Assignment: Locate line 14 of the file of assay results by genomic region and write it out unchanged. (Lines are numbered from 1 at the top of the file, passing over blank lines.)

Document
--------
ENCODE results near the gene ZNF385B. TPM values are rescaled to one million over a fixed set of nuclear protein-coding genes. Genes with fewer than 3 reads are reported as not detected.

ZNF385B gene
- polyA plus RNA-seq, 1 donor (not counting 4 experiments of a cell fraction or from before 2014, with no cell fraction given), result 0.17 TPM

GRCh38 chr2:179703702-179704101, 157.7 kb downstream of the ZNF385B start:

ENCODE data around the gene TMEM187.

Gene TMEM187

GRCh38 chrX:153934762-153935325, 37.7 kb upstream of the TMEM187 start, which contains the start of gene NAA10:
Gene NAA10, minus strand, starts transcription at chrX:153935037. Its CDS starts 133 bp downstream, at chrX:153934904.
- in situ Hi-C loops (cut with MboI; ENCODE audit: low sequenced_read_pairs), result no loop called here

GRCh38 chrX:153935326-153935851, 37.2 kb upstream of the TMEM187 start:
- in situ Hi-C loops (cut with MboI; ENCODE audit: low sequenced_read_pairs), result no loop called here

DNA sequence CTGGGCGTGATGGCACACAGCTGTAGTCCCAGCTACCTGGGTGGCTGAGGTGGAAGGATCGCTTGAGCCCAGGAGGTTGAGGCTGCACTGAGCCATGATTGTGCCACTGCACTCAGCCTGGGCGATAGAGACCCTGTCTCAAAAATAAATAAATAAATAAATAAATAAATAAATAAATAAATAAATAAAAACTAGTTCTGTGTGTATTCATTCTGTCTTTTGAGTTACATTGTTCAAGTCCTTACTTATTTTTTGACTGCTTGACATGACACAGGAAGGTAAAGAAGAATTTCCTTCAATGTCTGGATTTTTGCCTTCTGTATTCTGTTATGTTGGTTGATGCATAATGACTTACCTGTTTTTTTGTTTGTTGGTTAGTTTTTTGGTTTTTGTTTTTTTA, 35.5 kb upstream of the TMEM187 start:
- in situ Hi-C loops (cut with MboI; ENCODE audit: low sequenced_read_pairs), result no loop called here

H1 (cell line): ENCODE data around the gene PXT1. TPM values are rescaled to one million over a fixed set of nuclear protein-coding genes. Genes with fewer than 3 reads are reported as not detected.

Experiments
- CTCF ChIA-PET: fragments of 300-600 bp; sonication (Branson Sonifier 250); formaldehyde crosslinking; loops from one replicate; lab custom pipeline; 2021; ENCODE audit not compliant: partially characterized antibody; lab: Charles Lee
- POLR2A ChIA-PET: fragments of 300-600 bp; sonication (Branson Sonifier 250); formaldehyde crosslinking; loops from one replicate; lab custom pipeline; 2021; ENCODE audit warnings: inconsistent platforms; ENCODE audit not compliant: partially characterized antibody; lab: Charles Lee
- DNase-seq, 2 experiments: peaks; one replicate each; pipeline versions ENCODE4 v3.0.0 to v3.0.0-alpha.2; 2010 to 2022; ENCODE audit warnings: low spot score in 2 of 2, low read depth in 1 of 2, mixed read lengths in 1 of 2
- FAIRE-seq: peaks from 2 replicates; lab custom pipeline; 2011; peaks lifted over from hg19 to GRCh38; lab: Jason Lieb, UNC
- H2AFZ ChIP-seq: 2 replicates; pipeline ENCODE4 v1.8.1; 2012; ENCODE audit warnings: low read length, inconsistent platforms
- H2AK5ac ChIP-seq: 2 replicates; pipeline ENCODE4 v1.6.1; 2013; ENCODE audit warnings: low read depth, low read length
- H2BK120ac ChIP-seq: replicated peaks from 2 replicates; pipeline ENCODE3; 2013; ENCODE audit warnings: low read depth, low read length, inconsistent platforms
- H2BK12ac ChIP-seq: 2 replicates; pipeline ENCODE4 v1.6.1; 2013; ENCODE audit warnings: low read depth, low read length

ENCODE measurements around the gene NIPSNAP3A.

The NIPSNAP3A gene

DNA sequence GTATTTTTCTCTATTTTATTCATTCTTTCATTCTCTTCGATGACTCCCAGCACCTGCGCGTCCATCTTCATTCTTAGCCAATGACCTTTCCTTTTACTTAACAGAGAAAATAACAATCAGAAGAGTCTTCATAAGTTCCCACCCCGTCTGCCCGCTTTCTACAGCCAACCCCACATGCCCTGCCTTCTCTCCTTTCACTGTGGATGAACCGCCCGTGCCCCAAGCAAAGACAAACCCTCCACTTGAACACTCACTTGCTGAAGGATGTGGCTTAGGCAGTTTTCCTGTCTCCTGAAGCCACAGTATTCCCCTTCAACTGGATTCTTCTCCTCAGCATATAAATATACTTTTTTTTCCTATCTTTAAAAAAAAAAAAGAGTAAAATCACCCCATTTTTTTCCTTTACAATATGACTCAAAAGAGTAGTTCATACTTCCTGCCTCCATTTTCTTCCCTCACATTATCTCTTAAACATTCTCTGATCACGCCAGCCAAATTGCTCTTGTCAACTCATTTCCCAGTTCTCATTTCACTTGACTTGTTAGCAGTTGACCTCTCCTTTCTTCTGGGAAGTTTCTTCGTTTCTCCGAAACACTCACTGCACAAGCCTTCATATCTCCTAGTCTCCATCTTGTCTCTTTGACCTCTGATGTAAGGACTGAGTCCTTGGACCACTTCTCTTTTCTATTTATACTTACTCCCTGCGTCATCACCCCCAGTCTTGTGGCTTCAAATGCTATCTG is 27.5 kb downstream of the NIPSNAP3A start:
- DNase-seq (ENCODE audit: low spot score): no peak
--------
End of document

H1 (cell line): ENCODE data around the gene PXT1. TPM values are rescaled to one million over a fixed set of nuclear protein-coding genes. Genes with fewer than 3 reads are reported as not detected.